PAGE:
Meehan Memorial Lansing Public Library to host "How the American Indians nearly lost Iowa" Thursday

Thursday, September 24, Meehan Memorial Lansing Public Library will be hosting a presentation by Bill Sherman. The presentation is entitled "How the American Indians nearly lost Iowa," and it will begin at 7 p.m.
Sherman's program documents how Indians living in Iowa were forced to give away lands they were living on by signing a series of land cession treaties with the U.S. Government. The impact of the Black Hawk War on Iowa,  and on the Lansing area, will be presented at the Library.
This war was the last major Indian conflict in the nineteenth century east of the Mississippi River. Sherman will contrast  the leadership roles of Black Hawk and Keokuk and  how they influenced  the process  of Indian relocations and treaties on lands that would become the state of Iowa. Unlike other states, this conflict in Iowa took a positive turn when the Governor and Iowa legislature allowed the Mesquakie to buy back land they were forced to cede to the U.S. Government.
Each of the treaties signed by American Indians living in Iowa will be shown in a power point presentation. Finally, the coming and departure of Indians living in Iowa will be illustrated with a series of gilded age and WPA murals.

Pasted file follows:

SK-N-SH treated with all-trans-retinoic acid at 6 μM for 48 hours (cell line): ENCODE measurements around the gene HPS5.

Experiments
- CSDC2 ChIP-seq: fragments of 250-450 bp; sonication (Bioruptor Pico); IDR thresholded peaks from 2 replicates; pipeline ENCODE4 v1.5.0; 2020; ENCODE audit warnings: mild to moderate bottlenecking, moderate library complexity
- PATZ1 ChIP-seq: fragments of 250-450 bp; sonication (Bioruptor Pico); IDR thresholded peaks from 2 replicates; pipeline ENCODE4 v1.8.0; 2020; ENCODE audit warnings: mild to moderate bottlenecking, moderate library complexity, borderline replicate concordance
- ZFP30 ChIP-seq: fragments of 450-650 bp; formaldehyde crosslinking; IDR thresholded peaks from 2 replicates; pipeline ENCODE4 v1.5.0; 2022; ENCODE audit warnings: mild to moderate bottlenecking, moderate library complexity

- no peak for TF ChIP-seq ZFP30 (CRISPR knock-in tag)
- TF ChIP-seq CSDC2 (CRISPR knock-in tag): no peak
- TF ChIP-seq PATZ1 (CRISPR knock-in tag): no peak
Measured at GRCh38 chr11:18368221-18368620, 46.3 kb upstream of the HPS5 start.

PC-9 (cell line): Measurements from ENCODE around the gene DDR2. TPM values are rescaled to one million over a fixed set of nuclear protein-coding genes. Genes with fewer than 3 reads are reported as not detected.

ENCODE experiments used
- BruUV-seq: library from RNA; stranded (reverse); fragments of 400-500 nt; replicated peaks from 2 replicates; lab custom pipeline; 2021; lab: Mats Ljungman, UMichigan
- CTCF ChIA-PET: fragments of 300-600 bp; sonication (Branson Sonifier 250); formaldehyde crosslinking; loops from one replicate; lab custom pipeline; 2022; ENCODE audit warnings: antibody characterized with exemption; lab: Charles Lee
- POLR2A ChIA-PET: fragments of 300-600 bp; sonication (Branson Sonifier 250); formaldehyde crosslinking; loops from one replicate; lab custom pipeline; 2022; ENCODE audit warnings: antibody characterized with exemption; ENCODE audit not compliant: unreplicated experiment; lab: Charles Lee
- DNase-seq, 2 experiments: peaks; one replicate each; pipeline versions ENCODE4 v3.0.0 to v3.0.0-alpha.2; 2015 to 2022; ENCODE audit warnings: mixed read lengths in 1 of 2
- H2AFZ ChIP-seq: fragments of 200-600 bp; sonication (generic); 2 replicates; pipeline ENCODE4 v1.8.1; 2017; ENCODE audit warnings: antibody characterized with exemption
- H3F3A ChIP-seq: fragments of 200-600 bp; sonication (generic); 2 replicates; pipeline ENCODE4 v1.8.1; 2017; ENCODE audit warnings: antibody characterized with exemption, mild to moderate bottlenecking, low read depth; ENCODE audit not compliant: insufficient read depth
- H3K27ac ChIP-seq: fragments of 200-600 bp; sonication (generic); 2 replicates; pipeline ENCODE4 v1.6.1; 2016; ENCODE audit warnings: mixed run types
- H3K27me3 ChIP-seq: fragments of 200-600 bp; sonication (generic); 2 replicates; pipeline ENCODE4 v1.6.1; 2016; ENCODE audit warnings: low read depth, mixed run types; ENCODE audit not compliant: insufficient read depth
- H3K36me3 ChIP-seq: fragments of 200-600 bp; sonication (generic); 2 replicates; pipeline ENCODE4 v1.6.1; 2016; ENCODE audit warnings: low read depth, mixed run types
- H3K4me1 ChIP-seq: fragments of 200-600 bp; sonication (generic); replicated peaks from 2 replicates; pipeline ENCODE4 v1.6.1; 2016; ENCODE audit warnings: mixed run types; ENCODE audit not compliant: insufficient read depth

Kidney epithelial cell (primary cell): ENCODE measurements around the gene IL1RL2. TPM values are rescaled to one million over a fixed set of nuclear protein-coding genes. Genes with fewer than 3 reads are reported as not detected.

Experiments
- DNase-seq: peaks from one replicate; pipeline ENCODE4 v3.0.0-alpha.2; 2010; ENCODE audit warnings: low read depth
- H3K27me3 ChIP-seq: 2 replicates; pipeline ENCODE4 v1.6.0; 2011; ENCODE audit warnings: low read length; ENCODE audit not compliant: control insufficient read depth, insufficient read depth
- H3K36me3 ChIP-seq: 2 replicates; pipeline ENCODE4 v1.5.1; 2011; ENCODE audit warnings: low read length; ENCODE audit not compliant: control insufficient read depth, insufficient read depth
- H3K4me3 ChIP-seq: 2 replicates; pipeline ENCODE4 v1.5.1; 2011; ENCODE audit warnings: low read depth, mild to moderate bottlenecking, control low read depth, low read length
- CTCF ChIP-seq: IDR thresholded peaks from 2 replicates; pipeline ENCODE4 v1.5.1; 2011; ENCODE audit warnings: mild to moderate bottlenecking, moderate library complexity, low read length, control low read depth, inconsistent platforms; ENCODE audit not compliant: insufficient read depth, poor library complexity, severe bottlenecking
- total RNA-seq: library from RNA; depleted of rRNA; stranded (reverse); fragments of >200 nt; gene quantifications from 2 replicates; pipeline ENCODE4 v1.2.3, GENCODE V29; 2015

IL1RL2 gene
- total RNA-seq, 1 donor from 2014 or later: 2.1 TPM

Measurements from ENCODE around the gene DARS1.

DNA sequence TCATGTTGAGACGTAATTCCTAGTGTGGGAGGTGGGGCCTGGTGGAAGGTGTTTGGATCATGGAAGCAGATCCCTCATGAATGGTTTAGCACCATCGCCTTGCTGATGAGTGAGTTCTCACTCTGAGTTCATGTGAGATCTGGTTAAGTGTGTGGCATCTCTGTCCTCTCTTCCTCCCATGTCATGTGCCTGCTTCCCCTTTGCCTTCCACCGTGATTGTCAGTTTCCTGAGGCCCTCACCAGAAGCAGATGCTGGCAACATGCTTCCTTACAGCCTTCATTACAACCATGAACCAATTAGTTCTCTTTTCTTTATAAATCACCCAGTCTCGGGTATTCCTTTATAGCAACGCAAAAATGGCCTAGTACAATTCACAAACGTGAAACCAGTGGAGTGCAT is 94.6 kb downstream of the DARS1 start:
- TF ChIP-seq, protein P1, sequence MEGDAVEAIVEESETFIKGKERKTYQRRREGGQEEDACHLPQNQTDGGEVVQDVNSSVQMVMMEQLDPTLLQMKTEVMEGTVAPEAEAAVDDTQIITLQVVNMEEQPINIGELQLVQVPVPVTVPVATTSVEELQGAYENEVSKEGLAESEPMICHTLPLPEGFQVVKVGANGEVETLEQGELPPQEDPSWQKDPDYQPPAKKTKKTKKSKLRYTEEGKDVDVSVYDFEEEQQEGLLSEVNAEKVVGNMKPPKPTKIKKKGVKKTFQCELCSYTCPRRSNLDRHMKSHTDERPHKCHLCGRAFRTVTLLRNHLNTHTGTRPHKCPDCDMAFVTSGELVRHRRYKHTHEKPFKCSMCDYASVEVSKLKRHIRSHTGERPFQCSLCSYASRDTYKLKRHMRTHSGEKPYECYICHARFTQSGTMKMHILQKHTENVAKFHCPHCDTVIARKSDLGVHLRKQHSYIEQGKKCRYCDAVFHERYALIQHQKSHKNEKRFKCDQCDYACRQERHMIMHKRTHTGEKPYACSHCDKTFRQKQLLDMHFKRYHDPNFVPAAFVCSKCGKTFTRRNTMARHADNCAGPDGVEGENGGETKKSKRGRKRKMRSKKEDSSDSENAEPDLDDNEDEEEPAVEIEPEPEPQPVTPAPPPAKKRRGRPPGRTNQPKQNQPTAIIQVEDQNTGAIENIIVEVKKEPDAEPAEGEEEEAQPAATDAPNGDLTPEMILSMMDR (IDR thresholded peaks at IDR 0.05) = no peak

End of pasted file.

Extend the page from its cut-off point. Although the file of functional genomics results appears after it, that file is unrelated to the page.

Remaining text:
Sherman worked as a publications/public relations specialist for the Iowa State Education Association for more than 35 years. Now retired, he continues to research, write and speak nationally and internationally on topics related to country schools. Since 2000, Sherman has organized annual conferences on country school preservation for the Iowa Historic Preservation Alliance. He works with the groups to localize his presentations to include information about significant schools that remain as museums in their area. Audience members are encouraged to share experiences they have had and to bring maps, books, photographs and related items which can be displayed and shared with participants.
 

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